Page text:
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Building a photo and video editing DREAM MACHINE for 2020

If you’re about to build a new computer, it may be wise to go beyond the pure specifications of each CPU, and get the numbers from real world testing. They may surprise you!

Building a photo and video editing DREAM MACHINE for 2020

The 2019 DREAM MACHINE built around a mainstream Intel i9 9700K gives place, this year, to a solution from AMD, the Ryzen 9 3900X, which is not only impressive on specs but also in real world tasks.

One year after building a DREAM MACHINE it’s time to define what can be a build for 2020, and this time AMD wins hands-down, if you want a PC build that will last some years with little upgrading. The choice, based on building a working computer around a mainstream CPU, goes for the AMD Ryzen 9 3900X,  which is not only the first consumer x86 chip to be produced on a 7nm process node, but is an affordable solution that points towards the future, with the presence of PCIe 4.0  – to which you’ll find use in a near future – and the power of its 12 cores/24 threads.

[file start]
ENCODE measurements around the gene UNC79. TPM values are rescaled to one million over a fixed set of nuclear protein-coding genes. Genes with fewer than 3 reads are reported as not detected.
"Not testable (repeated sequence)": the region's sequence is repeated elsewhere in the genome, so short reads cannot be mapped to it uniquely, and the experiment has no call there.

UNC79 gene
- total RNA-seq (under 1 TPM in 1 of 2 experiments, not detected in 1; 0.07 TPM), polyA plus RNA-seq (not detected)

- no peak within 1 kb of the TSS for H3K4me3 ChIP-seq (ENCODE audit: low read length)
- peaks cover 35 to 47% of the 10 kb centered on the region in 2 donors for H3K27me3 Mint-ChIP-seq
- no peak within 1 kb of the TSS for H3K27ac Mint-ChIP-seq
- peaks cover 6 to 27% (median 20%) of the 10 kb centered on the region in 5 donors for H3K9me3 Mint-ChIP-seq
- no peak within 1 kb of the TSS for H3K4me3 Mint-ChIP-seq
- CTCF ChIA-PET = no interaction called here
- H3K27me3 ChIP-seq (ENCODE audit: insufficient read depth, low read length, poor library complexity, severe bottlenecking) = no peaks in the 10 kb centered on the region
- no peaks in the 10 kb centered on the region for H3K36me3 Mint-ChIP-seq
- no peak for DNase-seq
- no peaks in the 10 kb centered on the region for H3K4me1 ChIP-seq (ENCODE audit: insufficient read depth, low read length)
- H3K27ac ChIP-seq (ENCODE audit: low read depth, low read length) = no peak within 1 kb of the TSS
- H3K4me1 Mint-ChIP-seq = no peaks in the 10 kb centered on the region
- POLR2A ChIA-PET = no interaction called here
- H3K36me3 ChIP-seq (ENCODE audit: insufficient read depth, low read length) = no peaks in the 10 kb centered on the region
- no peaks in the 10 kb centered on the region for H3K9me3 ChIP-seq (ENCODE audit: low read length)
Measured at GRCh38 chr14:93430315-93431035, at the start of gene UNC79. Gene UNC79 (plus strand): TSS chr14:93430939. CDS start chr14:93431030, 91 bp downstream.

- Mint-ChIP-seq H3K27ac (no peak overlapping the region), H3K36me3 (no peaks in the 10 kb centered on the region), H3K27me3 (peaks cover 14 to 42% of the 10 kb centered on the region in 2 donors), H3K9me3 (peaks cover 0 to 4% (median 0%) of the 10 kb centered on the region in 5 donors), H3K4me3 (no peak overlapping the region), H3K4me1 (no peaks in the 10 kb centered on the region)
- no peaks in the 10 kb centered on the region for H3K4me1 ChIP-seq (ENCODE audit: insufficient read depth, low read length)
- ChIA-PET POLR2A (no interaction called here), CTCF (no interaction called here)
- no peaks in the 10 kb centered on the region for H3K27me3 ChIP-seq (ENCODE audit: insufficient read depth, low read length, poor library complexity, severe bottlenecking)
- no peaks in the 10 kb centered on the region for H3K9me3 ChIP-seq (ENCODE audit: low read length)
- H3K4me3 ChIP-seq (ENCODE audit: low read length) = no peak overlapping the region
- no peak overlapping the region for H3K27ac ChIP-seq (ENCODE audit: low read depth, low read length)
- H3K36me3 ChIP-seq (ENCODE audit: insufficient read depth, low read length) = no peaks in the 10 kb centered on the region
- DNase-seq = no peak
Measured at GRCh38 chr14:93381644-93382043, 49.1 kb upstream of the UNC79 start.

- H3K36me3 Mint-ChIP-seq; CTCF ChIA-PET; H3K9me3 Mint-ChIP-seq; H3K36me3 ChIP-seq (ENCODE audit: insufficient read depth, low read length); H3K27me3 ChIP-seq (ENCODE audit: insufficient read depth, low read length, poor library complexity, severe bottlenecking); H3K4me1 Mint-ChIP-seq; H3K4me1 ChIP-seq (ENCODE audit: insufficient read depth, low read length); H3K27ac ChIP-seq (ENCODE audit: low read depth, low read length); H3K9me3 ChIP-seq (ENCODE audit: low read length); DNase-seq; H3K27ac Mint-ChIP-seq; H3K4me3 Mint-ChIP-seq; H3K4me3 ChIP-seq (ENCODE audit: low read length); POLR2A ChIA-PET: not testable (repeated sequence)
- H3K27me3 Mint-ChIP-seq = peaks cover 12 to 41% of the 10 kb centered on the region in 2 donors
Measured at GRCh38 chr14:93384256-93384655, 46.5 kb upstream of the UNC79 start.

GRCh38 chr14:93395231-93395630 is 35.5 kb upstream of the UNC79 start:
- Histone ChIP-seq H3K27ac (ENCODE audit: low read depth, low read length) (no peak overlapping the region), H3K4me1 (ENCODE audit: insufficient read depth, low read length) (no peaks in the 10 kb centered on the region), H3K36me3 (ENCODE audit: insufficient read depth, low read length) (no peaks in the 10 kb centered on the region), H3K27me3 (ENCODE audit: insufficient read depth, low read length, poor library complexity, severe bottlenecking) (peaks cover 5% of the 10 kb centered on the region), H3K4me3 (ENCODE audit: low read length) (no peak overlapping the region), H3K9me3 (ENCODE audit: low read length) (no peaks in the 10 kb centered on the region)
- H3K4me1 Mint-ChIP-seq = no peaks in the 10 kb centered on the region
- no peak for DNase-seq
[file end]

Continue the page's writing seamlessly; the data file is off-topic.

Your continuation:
Most tests compare the AMD Ryzen 9 3900X with the Intel i9 9900K, and the results reveal that AMD’s  processors blow Intel’s offer out of the water in most situations, making it even more important to consider these new solutions when building a new machine. Gordon Mah Ung wrote, in PCWorld, that “the Ryzen 9 3900X is likely as significant, and likely as game-changing, as AMD’s original K7 Athlon-series of CPUs that crossed the 1GHz line first…”. I remember the K7 well, as it was, with the K6, one of the reasons why I used AMD back then, and having briefly tested the AMD Ryzen 9 3900X acquired for the DREAM MACHINE 2020, I truly believe this is a game-changer.

Building a photo and video editing DREAM MACHINE for 2020

Ryzen 9 3950X, the fastest consumer CPU